Jock Mahoney (who had appeared opposite Scott in TARZAN THE MAGNIFICENT [1960]), a Marine fighter pilot, veteran stuntman and western actor, took over after previously losing the role to Lex Barker. Tarzan #13, Mahoney was the oldest actor to play the role. He did two Tarzan films--TARZAN GOES TO INDIA (1962) and TARZAN'S THREE CHALLENGES (1963); both of which were shot on location. Mahoney got seriously ill while making the latter film in Thailand to the degree it was a challenge to finish the movie. After a scene that required him to swim in the far from sanitary Klong River, Mahoney contracted a multitude of illnesses including Dengue fever, amoebic dysentery, tertiary Malaria, and pneumonia. Between takes he spent his time in an oxygen tent with a 104 degree temperature. Pushing his masculine dedication to its limits, Mahoney nearly died in a bravura, if stubborn effort to complete the movie while he was deathly sick. Losing some 40 pounds in the process, he got the film done, but was unable to continue as Tarzan.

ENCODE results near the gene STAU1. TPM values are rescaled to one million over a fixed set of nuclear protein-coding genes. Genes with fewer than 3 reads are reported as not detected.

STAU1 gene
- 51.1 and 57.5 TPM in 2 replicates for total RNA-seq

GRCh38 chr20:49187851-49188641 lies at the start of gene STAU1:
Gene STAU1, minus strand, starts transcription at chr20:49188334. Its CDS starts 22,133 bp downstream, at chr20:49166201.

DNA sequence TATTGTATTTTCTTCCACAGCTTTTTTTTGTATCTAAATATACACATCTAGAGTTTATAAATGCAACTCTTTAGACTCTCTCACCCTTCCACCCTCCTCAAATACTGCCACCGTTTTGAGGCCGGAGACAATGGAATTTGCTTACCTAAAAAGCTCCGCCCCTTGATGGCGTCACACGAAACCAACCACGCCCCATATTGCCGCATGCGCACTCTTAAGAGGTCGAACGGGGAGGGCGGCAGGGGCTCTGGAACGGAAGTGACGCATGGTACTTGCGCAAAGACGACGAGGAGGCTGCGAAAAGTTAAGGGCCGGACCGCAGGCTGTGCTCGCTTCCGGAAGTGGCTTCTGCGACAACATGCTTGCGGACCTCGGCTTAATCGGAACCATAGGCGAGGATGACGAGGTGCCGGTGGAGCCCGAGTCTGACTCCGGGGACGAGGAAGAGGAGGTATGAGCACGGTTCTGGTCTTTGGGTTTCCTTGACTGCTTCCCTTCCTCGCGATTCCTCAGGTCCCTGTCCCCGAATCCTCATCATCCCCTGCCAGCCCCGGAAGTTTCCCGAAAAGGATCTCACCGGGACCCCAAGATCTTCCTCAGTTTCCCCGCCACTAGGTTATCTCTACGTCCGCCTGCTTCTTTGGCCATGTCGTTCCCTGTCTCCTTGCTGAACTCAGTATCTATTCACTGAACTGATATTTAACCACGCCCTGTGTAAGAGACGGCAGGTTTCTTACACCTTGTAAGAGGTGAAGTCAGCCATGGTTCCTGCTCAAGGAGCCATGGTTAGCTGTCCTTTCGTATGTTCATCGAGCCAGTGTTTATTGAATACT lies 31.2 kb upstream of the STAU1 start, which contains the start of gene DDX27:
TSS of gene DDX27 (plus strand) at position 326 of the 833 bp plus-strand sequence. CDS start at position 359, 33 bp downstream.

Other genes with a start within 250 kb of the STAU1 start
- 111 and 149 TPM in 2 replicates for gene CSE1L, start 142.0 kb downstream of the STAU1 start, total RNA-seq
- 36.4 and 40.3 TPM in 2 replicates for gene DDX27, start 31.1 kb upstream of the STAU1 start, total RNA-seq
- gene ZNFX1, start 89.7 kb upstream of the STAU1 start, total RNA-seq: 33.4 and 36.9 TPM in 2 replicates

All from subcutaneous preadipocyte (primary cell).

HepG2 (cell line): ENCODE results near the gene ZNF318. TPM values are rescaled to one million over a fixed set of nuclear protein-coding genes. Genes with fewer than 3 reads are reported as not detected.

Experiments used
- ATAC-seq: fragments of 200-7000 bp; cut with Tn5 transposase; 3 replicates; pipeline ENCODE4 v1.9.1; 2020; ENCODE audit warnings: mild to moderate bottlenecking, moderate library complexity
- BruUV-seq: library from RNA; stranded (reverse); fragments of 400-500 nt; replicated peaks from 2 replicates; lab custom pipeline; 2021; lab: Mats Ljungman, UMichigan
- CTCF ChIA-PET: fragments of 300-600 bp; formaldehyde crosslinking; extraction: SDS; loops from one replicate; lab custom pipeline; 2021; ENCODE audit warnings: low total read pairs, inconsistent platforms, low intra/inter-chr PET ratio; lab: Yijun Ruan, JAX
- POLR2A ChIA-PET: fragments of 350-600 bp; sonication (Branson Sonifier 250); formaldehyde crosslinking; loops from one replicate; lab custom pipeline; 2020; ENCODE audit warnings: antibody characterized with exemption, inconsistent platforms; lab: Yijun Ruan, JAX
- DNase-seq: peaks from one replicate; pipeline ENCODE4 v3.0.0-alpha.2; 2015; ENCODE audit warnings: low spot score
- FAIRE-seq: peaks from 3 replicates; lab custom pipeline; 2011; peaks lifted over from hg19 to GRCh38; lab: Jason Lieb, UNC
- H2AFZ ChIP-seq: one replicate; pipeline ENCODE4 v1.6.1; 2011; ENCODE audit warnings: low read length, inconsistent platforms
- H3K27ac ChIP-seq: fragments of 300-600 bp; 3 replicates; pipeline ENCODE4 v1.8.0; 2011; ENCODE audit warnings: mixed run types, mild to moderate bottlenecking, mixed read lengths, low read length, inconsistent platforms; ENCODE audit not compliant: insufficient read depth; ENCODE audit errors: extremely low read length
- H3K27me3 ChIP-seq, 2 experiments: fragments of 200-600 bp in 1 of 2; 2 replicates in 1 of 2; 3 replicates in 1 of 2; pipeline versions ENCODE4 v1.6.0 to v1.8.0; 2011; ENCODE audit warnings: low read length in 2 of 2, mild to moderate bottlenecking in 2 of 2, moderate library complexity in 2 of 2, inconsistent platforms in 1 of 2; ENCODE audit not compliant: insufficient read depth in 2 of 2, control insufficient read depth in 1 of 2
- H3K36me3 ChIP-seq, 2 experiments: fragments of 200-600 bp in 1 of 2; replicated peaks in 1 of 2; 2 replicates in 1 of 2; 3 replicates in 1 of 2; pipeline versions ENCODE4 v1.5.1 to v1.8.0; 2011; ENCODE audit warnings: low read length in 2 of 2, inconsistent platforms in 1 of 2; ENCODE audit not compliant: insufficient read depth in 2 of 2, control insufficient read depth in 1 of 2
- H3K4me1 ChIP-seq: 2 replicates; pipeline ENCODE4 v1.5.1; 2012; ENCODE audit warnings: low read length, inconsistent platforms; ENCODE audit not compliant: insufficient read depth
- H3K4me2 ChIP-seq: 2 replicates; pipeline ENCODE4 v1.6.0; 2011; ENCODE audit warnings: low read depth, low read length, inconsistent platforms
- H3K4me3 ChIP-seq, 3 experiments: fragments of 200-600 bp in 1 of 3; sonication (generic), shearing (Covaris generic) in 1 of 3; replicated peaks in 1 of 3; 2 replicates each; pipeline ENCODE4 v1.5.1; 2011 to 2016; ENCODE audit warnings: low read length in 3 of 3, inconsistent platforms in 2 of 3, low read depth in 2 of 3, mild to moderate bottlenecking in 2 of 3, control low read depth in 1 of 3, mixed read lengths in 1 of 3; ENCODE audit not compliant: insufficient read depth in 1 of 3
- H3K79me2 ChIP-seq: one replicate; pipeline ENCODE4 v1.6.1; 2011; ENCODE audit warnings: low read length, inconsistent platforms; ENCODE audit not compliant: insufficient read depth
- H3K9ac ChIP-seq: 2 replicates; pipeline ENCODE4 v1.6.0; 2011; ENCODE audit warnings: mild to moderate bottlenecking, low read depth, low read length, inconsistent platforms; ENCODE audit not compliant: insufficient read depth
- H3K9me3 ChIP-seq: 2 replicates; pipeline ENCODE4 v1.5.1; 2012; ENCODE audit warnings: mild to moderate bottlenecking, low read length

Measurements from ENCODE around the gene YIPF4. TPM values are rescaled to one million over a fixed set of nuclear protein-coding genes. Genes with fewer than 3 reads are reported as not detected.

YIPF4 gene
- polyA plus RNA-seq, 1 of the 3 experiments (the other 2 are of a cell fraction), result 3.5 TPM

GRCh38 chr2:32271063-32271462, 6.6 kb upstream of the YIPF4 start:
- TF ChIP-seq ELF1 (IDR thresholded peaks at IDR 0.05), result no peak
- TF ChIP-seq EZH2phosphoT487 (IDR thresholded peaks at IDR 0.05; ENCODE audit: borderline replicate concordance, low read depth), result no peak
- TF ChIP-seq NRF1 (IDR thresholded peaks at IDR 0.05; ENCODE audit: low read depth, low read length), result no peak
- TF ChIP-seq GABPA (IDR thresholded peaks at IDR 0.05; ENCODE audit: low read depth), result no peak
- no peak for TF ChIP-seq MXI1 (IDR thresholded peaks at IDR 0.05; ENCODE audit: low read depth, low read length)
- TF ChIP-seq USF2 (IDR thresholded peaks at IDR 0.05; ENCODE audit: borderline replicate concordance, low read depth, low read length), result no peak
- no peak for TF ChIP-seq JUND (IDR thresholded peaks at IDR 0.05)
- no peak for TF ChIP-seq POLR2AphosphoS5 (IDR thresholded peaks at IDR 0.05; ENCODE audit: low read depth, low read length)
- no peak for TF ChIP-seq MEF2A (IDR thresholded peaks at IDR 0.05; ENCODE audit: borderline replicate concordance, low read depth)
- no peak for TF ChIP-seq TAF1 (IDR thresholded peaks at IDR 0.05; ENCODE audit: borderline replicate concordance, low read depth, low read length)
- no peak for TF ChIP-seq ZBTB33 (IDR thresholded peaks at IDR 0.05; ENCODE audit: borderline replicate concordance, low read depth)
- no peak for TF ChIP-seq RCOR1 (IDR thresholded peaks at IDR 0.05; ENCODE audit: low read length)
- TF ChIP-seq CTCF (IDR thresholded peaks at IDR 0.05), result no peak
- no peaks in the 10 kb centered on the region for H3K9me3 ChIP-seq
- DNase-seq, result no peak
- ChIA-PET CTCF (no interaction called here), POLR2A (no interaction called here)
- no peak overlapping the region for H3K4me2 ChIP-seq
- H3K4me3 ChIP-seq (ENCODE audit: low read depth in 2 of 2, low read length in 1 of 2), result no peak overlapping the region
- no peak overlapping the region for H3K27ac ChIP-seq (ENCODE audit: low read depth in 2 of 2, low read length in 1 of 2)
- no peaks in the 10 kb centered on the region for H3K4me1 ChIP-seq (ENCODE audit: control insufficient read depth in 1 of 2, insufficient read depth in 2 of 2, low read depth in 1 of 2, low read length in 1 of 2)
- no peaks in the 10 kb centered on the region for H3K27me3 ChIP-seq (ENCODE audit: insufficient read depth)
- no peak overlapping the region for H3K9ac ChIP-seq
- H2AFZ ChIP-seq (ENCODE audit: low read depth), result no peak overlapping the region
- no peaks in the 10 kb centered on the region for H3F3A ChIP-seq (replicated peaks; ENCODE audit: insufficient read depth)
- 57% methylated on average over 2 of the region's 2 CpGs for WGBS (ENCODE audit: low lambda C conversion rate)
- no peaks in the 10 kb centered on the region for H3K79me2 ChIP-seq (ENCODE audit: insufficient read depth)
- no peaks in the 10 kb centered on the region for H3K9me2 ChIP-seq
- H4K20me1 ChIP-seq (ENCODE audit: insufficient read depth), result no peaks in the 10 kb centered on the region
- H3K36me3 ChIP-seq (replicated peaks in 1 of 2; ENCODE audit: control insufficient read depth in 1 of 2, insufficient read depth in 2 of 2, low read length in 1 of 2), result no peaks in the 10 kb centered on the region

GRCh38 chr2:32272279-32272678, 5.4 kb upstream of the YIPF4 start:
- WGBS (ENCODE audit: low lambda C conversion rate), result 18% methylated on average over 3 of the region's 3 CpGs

Pittsburg Steelers/LA Rams Linebacker Mike Henry stepped into the role for the spy influenced TARZAN IN THE VALLEY OF GOLD (1966). Henry was the fourteenth actor to play the iconic ape man. He did three films back to back in less than a year (each released in '66, '67 and '68) and suffered similar trials to Mahoney in getting his string of films in the can. 

Interestingly enough, the Tarzan movies shot on location were often as harrowing to make as what ended up on screen. Mike Henry called it quits at three pictures after a slew of disasters and setbacks. Various infections, food poisoning, and 20 stitches after a monkey ripped his jaw open were some of the problems Henry encountered during the shooting of TARZAN AND THE GREAT RIVER. After a typhoon destroyed the sets for TARZAN AND THE JUNGLE BOY and a typhoid epidemic rolled through, the pace with which the crew had to work meant Henry would have to start on his planned Tarzan TV series immediately afterward. Deciding he'd had enough, Mike Henry turned down the television role which was then taken up by Ron Ely. 

The Tarzan property continued to have marketing power in the printed form after the film and TV interpretations ran their course, ending in 1970. The original Weissmuller hit from 1932 was remade on two occasions--the first in 1959 with UCLA basketball player Denny Miller playing Tarzan for a single go-round; and again in 1981 with football player, athlete Miles O'Keeffe. Trained for the role by Jock Mahoney, O'Keeffe never speaks a word of dialog in the entire picture.